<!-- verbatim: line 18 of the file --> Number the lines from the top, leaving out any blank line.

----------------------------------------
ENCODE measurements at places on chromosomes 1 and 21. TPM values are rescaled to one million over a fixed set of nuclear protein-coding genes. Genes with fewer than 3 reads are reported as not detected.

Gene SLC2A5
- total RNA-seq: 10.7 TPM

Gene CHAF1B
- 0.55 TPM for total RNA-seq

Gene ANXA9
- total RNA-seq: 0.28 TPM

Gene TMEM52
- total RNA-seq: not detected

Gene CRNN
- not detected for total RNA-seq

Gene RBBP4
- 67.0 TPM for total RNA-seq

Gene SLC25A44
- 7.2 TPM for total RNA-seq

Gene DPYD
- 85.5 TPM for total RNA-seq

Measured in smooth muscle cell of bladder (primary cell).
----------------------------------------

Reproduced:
Measured in smooth muscle cell of bladder (primary cell).